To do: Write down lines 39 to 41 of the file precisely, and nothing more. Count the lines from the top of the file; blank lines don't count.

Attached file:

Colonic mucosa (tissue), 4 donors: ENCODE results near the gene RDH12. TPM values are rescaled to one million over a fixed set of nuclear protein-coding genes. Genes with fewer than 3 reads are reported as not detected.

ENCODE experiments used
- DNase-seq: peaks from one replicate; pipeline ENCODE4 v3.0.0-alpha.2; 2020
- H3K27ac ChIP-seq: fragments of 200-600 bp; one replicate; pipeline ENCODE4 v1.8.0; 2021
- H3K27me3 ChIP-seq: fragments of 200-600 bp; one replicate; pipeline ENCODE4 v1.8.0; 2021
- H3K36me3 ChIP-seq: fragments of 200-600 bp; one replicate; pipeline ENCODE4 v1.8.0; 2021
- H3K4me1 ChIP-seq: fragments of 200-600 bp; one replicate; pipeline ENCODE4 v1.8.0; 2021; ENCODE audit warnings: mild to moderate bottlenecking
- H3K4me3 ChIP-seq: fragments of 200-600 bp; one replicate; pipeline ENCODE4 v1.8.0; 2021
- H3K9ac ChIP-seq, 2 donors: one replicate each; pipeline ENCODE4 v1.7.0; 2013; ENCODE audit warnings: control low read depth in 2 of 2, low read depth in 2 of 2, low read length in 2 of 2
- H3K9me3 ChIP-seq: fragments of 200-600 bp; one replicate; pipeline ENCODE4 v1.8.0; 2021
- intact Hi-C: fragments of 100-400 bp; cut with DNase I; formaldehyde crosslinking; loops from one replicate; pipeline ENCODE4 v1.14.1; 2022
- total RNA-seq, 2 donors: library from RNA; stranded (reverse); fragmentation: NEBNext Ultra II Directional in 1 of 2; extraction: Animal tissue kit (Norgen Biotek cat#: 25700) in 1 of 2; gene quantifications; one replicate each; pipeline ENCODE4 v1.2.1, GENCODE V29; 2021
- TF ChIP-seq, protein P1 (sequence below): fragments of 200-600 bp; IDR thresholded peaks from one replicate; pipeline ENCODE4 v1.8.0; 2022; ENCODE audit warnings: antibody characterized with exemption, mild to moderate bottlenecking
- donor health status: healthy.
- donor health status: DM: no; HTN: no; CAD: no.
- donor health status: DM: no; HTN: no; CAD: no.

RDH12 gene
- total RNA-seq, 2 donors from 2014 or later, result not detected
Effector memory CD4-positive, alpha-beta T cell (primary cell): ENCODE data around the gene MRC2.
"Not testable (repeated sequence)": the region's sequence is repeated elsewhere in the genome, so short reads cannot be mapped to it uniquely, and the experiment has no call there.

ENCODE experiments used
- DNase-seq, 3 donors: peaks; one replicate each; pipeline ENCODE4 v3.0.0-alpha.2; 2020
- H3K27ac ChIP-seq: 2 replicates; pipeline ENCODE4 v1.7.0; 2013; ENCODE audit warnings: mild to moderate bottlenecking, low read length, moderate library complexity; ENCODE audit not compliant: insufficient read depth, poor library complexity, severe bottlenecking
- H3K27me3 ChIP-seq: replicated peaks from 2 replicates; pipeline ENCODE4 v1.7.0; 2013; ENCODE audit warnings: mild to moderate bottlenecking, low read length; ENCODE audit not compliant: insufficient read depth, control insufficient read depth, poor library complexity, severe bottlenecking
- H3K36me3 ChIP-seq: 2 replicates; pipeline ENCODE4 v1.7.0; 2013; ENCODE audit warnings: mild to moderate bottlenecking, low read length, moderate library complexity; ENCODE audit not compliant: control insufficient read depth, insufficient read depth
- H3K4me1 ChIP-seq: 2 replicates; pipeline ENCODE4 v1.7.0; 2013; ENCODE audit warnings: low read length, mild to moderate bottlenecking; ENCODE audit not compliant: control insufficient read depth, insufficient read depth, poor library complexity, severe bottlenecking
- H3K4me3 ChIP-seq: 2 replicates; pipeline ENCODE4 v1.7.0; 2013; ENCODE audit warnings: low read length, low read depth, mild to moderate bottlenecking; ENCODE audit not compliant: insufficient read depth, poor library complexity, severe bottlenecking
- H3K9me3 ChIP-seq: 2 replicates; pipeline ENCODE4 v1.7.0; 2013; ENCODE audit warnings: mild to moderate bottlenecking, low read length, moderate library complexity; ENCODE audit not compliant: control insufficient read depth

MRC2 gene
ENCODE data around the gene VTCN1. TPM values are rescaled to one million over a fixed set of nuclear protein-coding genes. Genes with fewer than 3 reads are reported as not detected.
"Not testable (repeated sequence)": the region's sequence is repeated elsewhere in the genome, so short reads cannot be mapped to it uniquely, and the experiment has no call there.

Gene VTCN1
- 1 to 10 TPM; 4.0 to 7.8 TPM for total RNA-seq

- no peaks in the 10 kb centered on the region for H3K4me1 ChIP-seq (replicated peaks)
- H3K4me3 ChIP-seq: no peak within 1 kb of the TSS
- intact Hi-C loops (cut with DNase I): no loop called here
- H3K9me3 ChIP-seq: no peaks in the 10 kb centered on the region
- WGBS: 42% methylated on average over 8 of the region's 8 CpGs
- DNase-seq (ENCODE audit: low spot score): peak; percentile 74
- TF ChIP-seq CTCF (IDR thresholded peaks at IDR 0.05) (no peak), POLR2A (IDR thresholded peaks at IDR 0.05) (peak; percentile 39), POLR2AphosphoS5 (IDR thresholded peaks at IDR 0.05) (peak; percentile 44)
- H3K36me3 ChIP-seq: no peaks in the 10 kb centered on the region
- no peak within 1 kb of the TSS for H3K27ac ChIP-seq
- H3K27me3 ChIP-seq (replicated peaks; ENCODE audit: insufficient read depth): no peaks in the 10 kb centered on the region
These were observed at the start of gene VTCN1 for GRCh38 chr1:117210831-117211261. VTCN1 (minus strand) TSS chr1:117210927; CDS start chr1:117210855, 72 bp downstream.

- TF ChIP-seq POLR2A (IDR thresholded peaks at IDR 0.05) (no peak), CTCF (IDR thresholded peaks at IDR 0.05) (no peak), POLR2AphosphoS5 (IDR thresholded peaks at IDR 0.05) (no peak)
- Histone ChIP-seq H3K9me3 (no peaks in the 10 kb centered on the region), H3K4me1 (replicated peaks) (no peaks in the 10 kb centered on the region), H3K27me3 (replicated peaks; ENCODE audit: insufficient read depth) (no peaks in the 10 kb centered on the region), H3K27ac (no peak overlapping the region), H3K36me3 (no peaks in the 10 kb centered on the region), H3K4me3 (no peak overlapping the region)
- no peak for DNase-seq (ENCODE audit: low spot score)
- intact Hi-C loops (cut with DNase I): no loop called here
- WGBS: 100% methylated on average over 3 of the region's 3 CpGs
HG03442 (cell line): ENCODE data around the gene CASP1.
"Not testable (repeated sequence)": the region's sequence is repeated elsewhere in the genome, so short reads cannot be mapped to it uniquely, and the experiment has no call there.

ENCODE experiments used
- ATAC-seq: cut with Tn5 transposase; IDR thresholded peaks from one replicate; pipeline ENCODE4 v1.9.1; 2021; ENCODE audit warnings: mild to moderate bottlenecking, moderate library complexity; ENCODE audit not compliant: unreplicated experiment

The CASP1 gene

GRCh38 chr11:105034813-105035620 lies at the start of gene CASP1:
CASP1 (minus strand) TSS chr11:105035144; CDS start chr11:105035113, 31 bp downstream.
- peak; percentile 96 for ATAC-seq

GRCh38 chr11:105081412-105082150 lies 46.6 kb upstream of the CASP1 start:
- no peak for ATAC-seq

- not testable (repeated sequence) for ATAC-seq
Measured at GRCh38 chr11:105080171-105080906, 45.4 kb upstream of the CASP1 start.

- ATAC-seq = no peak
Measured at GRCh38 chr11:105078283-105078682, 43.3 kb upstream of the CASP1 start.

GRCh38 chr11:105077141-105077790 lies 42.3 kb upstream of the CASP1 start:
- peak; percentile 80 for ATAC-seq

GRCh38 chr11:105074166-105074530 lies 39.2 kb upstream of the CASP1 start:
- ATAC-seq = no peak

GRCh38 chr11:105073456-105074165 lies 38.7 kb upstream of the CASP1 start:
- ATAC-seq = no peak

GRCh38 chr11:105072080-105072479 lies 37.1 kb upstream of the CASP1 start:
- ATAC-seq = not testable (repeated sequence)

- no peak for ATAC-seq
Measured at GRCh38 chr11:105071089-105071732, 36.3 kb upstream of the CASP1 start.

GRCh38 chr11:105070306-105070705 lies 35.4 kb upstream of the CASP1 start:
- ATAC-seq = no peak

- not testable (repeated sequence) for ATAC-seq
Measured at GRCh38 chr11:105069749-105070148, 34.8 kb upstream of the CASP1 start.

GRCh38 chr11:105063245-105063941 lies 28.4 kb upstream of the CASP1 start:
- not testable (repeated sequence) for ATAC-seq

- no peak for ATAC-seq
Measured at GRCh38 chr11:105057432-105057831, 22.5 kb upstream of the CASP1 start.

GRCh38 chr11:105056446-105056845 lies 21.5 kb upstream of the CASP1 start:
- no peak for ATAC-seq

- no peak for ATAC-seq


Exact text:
- DNase-seq (ENCODE audit: low spot score): peak; percentile 74
- TF ChIP-seq CTCF (IDR thresholded peaks at IDR 0.05) (no peak), POLR2A (IDR thresholded peaks at IDR 0.05) (peak; percentile 39), POLR2AphosphoS5 (IDR thresholded peaks at IDR 0.05) (peak; percentile 44)
- H3K36me3 ChIP-seq: no peaks in the 10 kb centered on the region